To overcome this issues, GS Custom puts drive bands on its bullets. Designer Gerard Schultz explains how the drive bands work: “Bullet engraving pressure is very light — this gives lower temperatures in the throat area of the barrel and extends barrel life. The transition from case to barrel is much smoother than [conventional] bullets — this reduces vibration and improves accuracy. SP Bullets are manufactured in such a way that the drive bands seal gas sooner and more effectively than conventional or grooved bullets. This reduces gas blow-by, reduces temperature and extends barrel life. Longer and faster shot strings can be made without the damage that would normally occur due to heat build-up. Barrels remain clean longer and are easier to clean — shot strings are extended and wear is reduced.”

Schultz believes that drive band technology allows increased speeds over conventional bullets of comparable weight. The added speed means wind drift is reduced, trajectories are flatter, and time of flight is reduced. The lathe-turning production process also allows the bullet to be optimally pointed for the highest possible BC for a given bullet weight and length.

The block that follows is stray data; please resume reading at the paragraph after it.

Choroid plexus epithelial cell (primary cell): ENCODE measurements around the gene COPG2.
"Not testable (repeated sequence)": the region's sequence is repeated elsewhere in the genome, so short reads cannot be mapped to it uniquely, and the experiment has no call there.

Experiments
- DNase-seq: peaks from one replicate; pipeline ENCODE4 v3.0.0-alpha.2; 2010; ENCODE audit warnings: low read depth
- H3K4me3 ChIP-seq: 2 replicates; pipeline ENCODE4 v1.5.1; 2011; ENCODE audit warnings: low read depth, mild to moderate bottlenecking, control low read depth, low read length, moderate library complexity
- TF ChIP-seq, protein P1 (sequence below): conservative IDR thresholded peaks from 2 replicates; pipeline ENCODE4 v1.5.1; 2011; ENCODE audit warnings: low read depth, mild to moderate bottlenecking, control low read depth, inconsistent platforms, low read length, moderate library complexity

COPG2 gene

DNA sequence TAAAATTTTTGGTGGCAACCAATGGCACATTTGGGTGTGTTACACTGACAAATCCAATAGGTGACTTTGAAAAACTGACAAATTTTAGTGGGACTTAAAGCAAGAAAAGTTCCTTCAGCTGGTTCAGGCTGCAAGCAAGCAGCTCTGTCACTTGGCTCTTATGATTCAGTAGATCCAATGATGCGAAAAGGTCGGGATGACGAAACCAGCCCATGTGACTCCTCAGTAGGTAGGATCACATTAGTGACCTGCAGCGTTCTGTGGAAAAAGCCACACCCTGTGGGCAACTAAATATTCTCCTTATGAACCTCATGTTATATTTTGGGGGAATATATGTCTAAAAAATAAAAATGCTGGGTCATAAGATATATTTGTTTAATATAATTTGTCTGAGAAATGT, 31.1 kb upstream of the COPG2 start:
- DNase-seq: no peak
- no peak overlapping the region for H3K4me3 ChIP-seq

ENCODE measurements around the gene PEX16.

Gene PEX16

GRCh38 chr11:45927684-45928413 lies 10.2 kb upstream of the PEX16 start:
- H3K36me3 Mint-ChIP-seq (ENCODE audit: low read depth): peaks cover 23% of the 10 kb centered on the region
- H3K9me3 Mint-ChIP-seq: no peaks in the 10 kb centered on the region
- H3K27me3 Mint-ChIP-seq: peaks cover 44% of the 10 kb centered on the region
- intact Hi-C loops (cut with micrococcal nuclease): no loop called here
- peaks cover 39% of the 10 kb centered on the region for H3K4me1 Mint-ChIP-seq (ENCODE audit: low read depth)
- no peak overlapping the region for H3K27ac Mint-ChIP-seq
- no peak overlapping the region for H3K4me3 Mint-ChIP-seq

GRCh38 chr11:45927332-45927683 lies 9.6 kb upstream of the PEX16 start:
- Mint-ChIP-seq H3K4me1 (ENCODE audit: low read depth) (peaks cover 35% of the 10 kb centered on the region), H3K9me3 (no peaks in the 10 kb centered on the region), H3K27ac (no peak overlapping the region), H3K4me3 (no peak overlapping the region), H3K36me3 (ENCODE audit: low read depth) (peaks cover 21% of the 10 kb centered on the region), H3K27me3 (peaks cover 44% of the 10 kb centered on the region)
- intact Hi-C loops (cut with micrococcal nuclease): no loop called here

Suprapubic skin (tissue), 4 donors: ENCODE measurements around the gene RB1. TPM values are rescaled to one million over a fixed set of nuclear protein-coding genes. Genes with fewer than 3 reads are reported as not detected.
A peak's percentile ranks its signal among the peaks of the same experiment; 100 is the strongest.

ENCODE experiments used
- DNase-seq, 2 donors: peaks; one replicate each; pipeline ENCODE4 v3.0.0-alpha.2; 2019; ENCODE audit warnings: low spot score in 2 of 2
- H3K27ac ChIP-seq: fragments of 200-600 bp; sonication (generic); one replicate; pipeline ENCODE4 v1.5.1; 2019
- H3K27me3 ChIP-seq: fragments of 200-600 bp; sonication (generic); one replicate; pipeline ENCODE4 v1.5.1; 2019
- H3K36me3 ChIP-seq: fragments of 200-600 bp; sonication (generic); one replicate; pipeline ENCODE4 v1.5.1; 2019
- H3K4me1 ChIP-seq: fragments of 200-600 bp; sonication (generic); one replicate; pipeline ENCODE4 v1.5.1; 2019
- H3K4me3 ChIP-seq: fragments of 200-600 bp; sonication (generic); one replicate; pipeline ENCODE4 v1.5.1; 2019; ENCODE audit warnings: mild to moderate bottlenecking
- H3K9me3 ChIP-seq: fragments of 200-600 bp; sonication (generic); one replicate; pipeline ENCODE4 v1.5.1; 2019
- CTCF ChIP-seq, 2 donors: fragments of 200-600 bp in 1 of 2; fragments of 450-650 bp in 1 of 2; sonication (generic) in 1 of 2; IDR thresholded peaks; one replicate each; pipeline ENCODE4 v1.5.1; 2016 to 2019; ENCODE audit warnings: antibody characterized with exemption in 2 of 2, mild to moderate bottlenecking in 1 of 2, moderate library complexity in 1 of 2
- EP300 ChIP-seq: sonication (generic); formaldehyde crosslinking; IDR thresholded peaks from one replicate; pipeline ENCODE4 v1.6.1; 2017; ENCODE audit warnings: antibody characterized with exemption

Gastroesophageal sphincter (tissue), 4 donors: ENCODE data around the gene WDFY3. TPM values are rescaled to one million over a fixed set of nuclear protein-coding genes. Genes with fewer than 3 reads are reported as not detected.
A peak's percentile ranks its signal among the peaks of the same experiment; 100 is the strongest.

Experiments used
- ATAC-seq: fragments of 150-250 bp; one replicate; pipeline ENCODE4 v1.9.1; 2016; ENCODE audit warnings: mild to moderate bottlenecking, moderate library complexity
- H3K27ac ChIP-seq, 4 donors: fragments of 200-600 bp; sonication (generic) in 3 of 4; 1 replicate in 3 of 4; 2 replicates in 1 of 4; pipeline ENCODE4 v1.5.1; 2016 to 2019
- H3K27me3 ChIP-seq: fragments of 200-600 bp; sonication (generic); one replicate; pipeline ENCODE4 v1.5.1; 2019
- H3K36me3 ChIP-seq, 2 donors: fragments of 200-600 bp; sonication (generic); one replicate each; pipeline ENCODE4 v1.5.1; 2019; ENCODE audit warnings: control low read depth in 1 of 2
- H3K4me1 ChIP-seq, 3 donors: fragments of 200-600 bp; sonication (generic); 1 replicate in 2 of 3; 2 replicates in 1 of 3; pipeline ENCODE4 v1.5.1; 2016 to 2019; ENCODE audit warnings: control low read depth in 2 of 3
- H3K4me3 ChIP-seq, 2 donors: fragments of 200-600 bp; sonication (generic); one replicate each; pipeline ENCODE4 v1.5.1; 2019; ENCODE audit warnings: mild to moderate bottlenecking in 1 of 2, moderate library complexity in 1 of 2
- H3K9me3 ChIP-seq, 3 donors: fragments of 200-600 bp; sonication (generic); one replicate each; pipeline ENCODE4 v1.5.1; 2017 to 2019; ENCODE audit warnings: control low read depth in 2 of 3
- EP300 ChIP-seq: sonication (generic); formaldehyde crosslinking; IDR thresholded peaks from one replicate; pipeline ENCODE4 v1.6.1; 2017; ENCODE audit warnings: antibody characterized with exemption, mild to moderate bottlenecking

GS Custom sells its bullets through an international dealer network, including Custom Brass & Bullets in the USA.

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November 27th, 2007

The Beauty of Solid Bullets

When it comes to creating the perfect, streamlined bullet form, solid projectiles represent the ultimate in bullet construction. Made of solid metals such as bronze and copper-nickel alloys, these bullets are lathe-turned for perfect uniformity, and the highest possible Ballistic Coefficient.

Lost River Ballistic Technologies was one of the pioneers of solid, lathe-turned projectiles in the USA. The original .408 Chey-Tac ammunition used bullets produced by Lost River on Swiss-type CNC lathes from solid bars of proprietary copper nickel alloy. Lost River’s bullets are hard to find today, but reader DesertLefty recently offered some for sale in our Forum Classifieds. We just thought you’d like to get a look at these slippery beauties. Shown below, for comparison purposes, are 6mm and 6.5mm Lost River projectiles, along with two conventional bullets. From left to right: 6.5mm 139 gr Lapua Scenar, 6.5mm 132 gr Lost River J40, 6mm 100 gr Lost River J40, and 6mm 115 gr DTAC.

DesertLefty notes: “You will need a very fast twist barrel to stabilize these. The manufacturer’s web site is no longer working, but I think the recommended twist was 1-7 and the BCs were about 0.7 for the 6.5mm and 0.6x for the 6mm.”

If you are intrigued by the ballistic performance of lathe-turned solids, check out the website of Germany’s Lutz Möller. Lutz has produced a series of ultra-high BC bullets, both solids and conventionally jacketed projectiles. His 105-LM bullet for the .338 Lapua won the 2005 Lapua Sniper Cup. The circular driving bands you see are a distinctive feature of Möller’s bullets. The bands reduce drag in ultra-long bullets by effectively reducing the bearing surface in contact with the rifling. This 105-LM bullet has an amazing BC of 0.93. Lutz also has a .408 Chey-Tac bullet with a 0.95 calculated BC!

Lutz Möller bullets